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Natica solida Sowerby 1846 from: Griffin, M..Nielsen, S.N.. (2008): A revision of the type specimens of Tertiary molluscs from Chile and Argentina described by d’Orbigny (1842), Sowerby (1846), and Hupé (1854) . Journal of Systematic Palaeontology
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Species Natica solida Sowerby 1846

Discussion / Comments:
Griffin & Nielsen (2008):
TYPE MATERIAL. Sowerby (1846, p. 255) referred to a single specimen from Navidad (thus the holotype) and several “possibly distinct” specimens from Santa Cruz. Three specimens are still present in the collection (NHM-G26366, NHM-G26367, and NHM-G26342), all labeled Santa Cruz. The latter specimen belongs to a different genus. While NHM-G26366 (Plate 23, Figure 14; fig. 40 of Sowerby) and NHM-G26367 belong to Glossaulax, NHM-G26342 (Plate 23, Figure 12-13; fig. 41 of Sowerby) is a Magnatica Marwick, 1924 [type species Polinices planispirus Suter, 1917 = Natica (Magnatica) suteri Marwick, 1924, an unnecessary replacement name]. Because no Magnatica is known to occur at Santa Cruz while it is common at Navidad, NHM-G26342 is regarded as the figured holotype from Navidad. This specimen agrees well with figure and description of Sowerby (1846, p. 255), who stated that “The only specimen is very much worn, particularly about the spire”. The name Natica solida, however, is not available due to the existence of a primary homonym and thus the replacement name Natica subsolida d’Orbigny, 1852 has to be used (ICZN Article 72.7). REMARKS. Sowerby (1846) was not convinced that the material from Santa Cruz was conspecific with the one from Navidad (“closely resembling, but possibly distinct from this species”). Sowerby’s (1846) figure 40 is of a specimen from Santa Cruz and figure 41 from Navidad. They are clearly two different taxa. Fine spiral threads are shown on the NHM photo of the Santa Cruz specimen, though it also appears to be decorticated. Ihering (1907) was also aware of this and identified all the material from Santa Cruz that he had previously placed under Natica solida Sowerby as Polynices santacruzensis. Sowerby’s name had already been substituted by Hutton (1886) for Natica darwini. However, Ihering restricted the use of darwini to the material from Chile, and included the material from Santa Cruz in his new species P. santacruzensis. Neither Ihering nor Hutton appear to have been aware of d’Orbigny’s (d’Orbigny 1852, p. 96) earlier substitution of solida by subsolida. Therefore, Hutton’s introduction of darwini for all the material from Navidad and Santa Cruz (plus the specimens from Pareora believed by Hutton himself to be conspecific with the South American material) did nothing to clarify the real taxonomic status of this taxon. Ihering (1907) was right in distinguishing the material from Santa Cruz (including Sowerby’s figure 40) as clearly different. He failed, however, in noticing that Sowerby’s specimen of subsolida from Santa Cruz is different from his type material of Polynices santacruzensis Ihering, 1907 (p. 152-154, pl. 5, fig. 15). At the same time, he stated that the name darwini should be used for the Chilean material, an unwarranted assumption as the Chilean (and Argentine) material had been already renamed subsolida by d’Orbigny. The present situation is that there are two distinct taxa with two available names (darwini and subsolida). We hereby select the name subsolida for the species from Chile (Sowerby’s figure 41), while we believe that darwini should be used for the species from Santa Cruz (Sowerby’s figure 40). For the specimens described by Hutton from Pareora, Ihering (1907, p. 154, pl. 5, fig. 16) proposed the name P. huttoni. The callus on Ihering’s specimen shows the shallow pit usually present at the junction of the parietal and columellar calluses. The funicle is bordered anteriorly by a conspicuous groove. Philippi gave two figures of what he thought was Natica solida, one reproduced from Sowerby (Philippi 1887, pl. 10, fig. 16) and one named Natica solida ? (Philippi 1887, pl. 10, fig. 18) in the figure captions, which is the large specimen from Lebu mentioned in the text and which probably represents a distinct species. However, Philippi’s identification of his two specimens from Navidad (SGO.PI.44) as Natica solida is correct.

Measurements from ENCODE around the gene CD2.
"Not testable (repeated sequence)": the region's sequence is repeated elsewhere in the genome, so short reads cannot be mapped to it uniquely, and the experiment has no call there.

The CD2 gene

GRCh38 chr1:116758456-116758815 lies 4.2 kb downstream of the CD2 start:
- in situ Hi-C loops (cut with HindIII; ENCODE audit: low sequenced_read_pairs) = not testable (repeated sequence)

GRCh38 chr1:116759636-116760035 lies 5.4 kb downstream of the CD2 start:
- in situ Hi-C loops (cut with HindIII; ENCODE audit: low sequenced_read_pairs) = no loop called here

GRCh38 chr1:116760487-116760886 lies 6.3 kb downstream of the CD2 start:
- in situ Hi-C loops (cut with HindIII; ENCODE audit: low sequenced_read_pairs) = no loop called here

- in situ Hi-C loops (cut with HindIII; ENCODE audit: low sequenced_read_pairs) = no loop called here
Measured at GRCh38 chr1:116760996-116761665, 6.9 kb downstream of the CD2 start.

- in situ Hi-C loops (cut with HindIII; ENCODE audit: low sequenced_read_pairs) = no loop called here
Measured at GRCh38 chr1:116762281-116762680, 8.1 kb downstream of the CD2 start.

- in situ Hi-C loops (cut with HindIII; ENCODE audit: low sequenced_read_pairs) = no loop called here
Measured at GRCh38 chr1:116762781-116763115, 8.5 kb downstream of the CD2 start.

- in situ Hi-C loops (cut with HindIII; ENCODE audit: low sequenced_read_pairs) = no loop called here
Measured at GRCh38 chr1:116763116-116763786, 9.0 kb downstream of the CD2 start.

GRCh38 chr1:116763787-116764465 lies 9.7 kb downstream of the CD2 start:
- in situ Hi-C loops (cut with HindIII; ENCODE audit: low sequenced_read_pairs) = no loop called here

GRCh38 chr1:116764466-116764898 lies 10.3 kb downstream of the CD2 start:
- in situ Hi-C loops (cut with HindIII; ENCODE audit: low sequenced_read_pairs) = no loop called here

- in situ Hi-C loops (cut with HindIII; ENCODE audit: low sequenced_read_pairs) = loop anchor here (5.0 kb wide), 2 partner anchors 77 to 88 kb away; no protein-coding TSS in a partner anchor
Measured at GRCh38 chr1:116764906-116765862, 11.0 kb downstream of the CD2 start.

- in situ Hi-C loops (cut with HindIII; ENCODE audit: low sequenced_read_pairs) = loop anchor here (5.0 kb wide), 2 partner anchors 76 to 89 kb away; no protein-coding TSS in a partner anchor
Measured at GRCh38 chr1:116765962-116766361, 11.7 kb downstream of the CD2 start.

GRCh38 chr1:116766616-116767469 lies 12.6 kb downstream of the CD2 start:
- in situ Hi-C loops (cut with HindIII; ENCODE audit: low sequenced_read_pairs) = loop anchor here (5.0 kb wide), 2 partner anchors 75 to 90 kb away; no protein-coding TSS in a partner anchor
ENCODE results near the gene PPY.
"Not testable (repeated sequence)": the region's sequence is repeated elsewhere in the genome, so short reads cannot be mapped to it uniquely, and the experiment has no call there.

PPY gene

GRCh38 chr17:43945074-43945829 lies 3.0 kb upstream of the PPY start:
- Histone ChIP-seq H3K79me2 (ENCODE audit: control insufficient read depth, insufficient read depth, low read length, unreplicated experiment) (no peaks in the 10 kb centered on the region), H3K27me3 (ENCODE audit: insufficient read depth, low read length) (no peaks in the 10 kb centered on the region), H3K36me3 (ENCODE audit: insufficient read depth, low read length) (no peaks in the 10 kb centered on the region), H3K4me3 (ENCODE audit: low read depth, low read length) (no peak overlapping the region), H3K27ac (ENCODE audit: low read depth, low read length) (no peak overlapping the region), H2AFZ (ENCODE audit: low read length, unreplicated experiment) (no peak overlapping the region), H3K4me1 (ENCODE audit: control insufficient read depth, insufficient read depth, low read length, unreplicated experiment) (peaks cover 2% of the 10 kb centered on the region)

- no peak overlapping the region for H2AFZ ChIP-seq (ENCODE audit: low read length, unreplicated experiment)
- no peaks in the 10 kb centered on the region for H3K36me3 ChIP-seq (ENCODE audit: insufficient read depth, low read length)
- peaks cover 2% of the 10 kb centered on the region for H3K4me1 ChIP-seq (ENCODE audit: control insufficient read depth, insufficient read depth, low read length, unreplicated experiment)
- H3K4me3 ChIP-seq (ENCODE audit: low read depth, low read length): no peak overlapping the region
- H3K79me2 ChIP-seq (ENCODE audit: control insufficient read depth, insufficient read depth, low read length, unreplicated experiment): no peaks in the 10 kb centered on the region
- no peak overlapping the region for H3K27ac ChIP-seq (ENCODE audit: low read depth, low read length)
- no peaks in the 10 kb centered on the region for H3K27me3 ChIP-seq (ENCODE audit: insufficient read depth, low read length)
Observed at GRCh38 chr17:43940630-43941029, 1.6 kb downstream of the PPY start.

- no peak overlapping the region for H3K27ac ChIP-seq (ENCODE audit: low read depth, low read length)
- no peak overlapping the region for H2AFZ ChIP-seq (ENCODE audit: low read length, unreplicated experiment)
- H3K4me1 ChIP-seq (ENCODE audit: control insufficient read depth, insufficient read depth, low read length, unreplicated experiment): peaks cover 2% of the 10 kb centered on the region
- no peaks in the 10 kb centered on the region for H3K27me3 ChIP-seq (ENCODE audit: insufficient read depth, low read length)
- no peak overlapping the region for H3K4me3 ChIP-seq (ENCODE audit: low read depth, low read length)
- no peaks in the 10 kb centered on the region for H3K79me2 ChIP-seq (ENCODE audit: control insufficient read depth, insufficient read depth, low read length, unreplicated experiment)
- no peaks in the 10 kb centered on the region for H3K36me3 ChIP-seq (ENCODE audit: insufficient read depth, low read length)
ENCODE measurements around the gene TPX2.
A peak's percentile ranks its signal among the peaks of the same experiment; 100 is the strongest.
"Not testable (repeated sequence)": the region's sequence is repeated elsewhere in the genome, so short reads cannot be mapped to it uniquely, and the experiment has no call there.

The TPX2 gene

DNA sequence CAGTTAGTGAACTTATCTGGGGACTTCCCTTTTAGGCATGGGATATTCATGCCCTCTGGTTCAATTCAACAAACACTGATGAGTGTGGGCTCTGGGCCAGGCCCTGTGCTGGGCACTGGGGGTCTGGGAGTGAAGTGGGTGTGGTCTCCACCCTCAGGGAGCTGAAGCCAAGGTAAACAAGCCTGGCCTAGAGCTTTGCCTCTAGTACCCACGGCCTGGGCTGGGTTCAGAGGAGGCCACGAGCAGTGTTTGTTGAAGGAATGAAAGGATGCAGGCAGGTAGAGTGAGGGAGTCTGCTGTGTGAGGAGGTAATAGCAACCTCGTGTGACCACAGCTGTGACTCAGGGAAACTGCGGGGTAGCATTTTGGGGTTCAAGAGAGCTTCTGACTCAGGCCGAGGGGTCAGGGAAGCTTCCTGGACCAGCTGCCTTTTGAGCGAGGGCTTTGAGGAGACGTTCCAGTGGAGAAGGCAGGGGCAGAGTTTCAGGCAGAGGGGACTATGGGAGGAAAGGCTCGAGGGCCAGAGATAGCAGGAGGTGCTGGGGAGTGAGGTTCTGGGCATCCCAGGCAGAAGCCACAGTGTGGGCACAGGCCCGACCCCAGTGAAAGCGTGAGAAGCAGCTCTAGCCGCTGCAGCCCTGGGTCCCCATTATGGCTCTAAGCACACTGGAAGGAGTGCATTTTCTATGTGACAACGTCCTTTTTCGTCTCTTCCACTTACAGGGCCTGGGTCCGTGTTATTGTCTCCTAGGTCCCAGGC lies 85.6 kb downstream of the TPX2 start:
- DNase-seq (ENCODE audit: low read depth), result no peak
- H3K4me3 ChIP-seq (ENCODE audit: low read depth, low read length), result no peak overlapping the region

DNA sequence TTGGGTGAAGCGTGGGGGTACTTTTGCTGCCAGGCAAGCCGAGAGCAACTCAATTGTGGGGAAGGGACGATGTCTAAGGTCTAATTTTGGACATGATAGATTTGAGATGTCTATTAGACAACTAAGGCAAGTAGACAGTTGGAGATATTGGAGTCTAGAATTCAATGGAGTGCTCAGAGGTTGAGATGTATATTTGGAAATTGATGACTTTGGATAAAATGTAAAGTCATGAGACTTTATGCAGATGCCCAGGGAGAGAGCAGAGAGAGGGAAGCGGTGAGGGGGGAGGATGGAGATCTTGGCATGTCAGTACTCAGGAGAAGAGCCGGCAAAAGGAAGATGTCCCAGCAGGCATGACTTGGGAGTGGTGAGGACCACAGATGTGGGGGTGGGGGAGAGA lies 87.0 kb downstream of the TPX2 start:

Synonym list:
Griffin & Nielsen (2008):
1846 Natica solida Sowerby. - Sowerby : p.255 pl. 3; fig. 41 only (junior primary homonym of N. solida Blainville, 1825)
1852 Natica nom. nov subsolida d'Orbigny. - d'Orbigny : p.39
1854 Natica orbignyi Hupè. - Hupé : p.224 (nomen nudum)
1887 Natica solida Sowerby. - Philippi : p.85 pl. 10; fig. 16 (of Sowerby)
2008 Magnatica subsolida d'Orbigny. - Griffin & Nielsen : pl. 23; fig. 12-13
Was used in synonym list of:

Sowerby,G.B.. (1846):
Descriptions of Tertiary fossil shells from South America..
In: Geological observations on South America. Eds: Darwin, C.. p. 249-264

d'Orbigny,A. (1852):
Prodrome de Paléontologie. Stratigraphique universelle des animaux mollusques & rayonnés faisant suitre au cours élémentaire de paléontologie et de géologie stratigraphique. Vol. 3 p. 189

Hupé,H.. (1854):
Malacología y conquiliología..
In: Historia física y política de Chile Vol. 8 Eds: Gay, C.. p. 449

Philippi,R.A.. (1887):
Die tertiären und quartären Versteinerungen Chiles.. p. 266

Griffin,M.. and Nielsen,S.N.. (2008):
A revision of the type specimens of Tertiary molluscs from Chile and Argentina described by d’Orbigny (1842), Sowerby (1846), and Hupé (1854) . Journal of Systematic Palaeontology

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